"Yesterday They Were Businessmen. Today
They're Cowboys. Tomorrow They'll Be Walking Funny."
Summary: In City Slickers three friends, Mitch
Robbins (Billy Crystal), Phil Berquist (Daniel Stern), and Ed
Furillo (Bruno Kirby), all coping with personal problems, embark
on a journey to the Wild West, to partake in a cattle drive in
hopes of curing their various depressions - over becoming older
and finding the meaning of life, facing a messy divorce, and having
mixed feelings over women & marriage. Crystal was about to
turn forty, Stern was caught in an affair, and lost everything,
and Kirby was having mixed feelings about whether to marry his
girlfriend or not.
The always entertaining Billy Crystal, gifted
with a terrific sense of humor and delivery, starts the fun when
he inadvertently gets off on the wrong foot with Curly (Jack Palance),
who brings the true western feel to the film as an old leathery,
trail boss cowboy. It would have been nice to have him in just
a few more scenes as he left such a vivid impression due to his
excellent portrayal of his character, which won Palance the best
supporting actor academy award. The combination of Crystal and
Palance together add much to the enjoyment of the film. The highlight
for me was the birth of a calf, that Mitch helps to bring into
the world, acting as a cow midwife, under the direction of Curly.
Then, this cattle drive turns into a grand adventure
for all. A series of mishaps happen on this trail ride, indirectly
caused by Curly's death from a heart attack. Some of the best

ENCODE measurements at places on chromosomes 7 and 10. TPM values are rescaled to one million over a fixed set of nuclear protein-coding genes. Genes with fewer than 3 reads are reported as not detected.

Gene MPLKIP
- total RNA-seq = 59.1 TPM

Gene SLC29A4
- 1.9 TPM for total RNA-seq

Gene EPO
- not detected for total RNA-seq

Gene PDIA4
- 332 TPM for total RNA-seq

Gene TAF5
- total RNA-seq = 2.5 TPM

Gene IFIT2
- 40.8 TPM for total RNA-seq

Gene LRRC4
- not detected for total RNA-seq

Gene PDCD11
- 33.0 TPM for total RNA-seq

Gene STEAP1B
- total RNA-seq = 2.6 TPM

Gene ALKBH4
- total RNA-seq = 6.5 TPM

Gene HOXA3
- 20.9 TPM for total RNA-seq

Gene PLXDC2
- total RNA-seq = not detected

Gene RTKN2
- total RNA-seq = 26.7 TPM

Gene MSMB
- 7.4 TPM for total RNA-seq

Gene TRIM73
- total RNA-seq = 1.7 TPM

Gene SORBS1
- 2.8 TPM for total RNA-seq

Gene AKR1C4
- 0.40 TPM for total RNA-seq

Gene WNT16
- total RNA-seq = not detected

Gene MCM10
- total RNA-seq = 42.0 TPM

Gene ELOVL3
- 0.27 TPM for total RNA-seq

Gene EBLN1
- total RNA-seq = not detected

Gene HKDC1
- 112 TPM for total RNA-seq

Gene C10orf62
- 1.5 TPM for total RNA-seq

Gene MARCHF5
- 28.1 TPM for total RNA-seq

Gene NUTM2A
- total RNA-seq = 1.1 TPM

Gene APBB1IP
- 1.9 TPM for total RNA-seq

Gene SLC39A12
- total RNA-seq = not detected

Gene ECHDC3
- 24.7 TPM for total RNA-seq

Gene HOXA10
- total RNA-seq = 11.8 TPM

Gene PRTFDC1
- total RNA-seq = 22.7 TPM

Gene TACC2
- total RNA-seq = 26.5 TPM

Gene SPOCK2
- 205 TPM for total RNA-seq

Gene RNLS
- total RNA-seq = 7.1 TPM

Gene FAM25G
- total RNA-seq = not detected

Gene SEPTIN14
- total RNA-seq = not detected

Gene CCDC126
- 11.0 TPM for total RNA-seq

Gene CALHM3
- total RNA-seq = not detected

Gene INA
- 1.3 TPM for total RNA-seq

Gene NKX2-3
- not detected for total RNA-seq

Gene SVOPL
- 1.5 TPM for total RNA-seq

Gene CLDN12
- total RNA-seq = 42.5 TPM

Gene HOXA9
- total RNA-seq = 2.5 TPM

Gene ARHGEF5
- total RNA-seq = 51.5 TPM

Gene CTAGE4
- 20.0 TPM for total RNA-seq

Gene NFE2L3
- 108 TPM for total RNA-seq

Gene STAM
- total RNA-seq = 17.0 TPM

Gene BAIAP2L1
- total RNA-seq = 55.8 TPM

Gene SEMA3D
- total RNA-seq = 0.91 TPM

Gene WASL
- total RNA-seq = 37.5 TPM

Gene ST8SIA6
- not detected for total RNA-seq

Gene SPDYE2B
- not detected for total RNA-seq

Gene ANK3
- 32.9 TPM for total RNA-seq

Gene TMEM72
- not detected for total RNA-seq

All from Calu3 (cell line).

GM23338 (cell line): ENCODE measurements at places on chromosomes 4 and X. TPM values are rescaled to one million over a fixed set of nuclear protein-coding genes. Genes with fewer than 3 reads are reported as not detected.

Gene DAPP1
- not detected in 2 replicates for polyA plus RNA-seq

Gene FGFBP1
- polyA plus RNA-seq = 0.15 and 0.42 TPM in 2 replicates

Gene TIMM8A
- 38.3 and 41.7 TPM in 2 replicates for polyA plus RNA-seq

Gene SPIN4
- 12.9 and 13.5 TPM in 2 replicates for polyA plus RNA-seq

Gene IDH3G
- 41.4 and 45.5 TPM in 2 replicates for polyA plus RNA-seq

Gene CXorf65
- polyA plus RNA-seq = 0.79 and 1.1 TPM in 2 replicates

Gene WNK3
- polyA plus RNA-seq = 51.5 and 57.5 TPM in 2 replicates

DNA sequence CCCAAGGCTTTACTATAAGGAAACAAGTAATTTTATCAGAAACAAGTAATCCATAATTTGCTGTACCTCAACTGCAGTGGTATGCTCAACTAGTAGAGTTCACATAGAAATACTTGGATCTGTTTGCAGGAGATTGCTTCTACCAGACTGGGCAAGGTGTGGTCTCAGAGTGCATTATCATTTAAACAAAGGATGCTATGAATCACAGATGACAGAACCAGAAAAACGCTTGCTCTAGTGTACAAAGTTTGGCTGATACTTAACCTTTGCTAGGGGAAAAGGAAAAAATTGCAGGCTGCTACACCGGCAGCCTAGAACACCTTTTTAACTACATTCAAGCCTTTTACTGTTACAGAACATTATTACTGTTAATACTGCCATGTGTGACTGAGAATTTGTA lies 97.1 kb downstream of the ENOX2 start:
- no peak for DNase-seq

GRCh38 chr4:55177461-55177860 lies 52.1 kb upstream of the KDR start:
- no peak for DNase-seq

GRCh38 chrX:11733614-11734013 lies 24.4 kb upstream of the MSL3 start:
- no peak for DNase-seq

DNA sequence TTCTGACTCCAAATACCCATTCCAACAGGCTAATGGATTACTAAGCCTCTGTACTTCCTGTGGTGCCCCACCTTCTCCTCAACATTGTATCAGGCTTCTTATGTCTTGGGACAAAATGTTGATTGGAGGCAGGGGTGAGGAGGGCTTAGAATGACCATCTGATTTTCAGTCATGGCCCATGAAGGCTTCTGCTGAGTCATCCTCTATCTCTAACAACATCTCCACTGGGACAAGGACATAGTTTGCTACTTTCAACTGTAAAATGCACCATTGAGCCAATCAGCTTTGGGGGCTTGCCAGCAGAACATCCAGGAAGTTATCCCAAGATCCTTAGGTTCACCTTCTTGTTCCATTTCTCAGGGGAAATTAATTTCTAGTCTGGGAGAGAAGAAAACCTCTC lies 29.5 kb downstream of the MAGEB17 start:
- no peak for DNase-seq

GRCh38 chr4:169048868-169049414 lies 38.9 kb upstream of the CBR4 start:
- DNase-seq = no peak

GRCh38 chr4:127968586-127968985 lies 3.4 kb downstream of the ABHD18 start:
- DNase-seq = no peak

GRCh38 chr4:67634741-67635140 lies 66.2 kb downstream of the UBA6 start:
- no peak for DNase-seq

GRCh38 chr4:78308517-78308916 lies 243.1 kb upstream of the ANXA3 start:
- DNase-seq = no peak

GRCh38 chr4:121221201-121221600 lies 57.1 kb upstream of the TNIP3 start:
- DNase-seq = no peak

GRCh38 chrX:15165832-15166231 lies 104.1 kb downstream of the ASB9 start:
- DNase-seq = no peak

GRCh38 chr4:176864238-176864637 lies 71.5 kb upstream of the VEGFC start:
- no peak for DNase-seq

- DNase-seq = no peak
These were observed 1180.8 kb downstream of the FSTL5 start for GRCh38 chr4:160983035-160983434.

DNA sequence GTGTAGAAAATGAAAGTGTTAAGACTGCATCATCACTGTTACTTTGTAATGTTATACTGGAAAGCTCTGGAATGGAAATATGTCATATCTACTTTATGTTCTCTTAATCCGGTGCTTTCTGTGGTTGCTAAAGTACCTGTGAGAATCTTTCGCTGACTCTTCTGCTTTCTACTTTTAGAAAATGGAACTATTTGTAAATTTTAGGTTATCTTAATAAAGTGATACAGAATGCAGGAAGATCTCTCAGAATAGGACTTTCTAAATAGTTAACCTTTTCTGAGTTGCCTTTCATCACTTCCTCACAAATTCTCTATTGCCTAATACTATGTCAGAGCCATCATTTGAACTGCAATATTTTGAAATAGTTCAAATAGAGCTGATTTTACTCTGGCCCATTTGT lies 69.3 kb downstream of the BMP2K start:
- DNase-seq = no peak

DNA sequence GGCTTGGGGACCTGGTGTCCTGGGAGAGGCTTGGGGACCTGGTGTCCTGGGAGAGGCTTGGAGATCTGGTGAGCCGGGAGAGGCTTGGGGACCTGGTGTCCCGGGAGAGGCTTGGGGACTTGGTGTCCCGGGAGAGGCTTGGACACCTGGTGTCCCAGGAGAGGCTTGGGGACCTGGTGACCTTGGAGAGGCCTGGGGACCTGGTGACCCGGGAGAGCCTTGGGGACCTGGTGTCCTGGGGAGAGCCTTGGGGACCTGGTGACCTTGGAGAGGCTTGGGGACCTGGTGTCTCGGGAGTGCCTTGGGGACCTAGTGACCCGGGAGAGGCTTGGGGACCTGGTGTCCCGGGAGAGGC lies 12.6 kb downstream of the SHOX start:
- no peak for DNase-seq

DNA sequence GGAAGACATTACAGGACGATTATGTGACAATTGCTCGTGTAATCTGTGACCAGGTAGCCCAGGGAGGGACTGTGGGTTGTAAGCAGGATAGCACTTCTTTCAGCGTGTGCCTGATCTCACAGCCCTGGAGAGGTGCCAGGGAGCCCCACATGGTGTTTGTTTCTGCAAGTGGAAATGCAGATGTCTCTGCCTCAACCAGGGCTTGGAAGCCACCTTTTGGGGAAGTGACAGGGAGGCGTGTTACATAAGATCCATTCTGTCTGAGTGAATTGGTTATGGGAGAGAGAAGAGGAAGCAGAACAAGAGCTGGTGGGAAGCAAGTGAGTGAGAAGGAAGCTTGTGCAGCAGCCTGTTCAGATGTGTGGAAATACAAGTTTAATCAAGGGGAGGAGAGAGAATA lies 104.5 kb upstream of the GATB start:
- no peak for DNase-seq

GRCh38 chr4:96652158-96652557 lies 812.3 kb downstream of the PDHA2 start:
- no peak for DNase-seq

scenes were the infamous stampede scenes, the drunken cowboy scene,
the river adventure and anything and everything that dealt with
these city boys, trying to prove their manhood, by doing the right
thing, & by developing their primitive, wilderness survival
skills, in order to do so. In the end, they have a better grasp
of what that "One Thing" in their lives is, that gives
their existence meaning.
The end result is both a moving, and ingenious
comedy, melded with an underlying message, that is filled with
witty one-liners, and great chemistry amongst all cast members.
Besides the outstanding performances of Billy
Crystal and Jack Palance, Daniel Stern, as Phil, nearly steals
the show from Crystal with his nearly flawless, comical, dramatic
performance, as a man who is unhappy about how his life has turned
out, and his personal failings. His unhappiness and anger with
himself climaxes in a powerfully touching sequence of scenes,
when Stern's character looses it after the drunken cowboys threaten
Crystal with a gun, over his calf.
This sparkling comedic, yet poignant screenplay
was written by the very talented Lowell Ganz and Babaloo Mandel,
who teamed together to write such jewels as "League of Their
Own," "Parenthood," "City Slickers II: The
Legend of Curly's Gold" and "Where the Heart Is."
The fine direction was by Ron Underwood, who
did a great job intermingling the comedy with the drama, making
a thoroughly entertaining funny and touching film.
It's a great film for everyone of all ages, although
it is rated PG 13 for some profanity. Overall however, it promises
to be an enjoying, fun-filled evening for the family.